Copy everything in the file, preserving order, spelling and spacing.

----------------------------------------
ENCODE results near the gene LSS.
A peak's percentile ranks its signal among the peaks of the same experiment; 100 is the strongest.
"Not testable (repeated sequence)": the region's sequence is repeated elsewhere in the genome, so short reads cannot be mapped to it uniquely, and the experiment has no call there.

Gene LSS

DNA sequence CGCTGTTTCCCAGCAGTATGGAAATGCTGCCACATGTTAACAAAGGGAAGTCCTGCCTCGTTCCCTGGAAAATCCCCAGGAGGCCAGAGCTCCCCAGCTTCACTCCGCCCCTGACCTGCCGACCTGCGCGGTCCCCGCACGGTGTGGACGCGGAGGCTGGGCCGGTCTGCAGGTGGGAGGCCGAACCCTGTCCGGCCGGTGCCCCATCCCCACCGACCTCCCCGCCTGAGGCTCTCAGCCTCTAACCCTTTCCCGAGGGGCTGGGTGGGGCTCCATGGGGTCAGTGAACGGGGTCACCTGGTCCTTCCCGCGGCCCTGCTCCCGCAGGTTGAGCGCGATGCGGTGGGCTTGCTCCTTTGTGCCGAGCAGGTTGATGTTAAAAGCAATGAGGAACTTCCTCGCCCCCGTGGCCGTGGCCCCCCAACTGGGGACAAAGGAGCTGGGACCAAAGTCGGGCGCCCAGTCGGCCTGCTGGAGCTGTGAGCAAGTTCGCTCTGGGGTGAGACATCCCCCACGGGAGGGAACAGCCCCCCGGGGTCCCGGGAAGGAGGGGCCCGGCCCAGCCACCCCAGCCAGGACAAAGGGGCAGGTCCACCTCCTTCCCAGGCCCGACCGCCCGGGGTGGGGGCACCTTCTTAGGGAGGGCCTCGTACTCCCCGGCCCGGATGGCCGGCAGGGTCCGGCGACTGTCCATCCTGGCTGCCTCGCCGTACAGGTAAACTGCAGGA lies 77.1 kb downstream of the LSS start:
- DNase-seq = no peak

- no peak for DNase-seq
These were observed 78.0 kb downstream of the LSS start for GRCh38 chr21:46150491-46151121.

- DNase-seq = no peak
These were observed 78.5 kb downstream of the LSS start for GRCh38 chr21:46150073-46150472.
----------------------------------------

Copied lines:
ENCODE results near the gene LSS.
A peak's percentile ranks its signal among the peaks of the same experiment; 100 is the strongest.
"Not testable (repeated sequence)": the region's sequence is repeated elsewhere in the genome, so short reads cannot be mapped to it uniquely, and the experiment has no call there.

Gene LSS

DNA sequence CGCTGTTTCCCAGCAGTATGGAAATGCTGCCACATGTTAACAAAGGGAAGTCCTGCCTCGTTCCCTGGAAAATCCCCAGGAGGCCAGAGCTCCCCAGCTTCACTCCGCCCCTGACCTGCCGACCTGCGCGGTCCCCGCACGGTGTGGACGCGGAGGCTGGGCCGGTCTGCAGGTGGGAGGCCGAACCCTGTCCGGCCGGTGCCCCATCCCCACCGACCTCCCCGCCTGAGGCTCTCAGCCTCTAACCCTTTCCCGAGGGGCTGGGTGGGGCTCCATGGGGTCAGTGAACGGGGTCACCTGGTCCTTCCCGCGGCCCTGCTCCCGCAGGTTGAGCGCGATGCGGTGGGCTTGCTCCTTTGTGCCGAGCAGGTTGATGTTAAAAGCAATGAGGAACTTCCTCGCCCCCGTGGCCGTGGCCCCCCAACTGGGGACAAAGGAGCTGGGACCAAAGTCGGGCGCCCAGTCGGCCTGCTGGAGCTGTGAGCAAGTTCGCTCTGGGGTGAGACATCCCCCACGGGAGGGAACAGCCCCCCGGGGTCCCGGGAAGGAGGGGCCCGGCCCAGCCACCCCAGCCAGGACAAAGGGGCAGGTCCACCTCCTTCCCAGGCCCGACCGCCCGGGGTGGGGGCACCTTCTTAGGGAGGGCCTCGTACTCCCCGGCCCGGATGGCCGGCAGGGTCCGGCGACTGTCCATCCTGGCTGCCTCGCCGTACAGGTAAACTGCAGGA lies 77.1 kb downstream of the LSS start:
- DNase-seq = no peak

- no peak for DNase-seq
These were observed 78.0 kb downstream of the LSS start for GRCh38 chr21:46150491-46151121.

- DNase-seq = no peak
These were observed 78.5 kb downstream of the LSS start for GRCh38 chr21:46150073-46150472.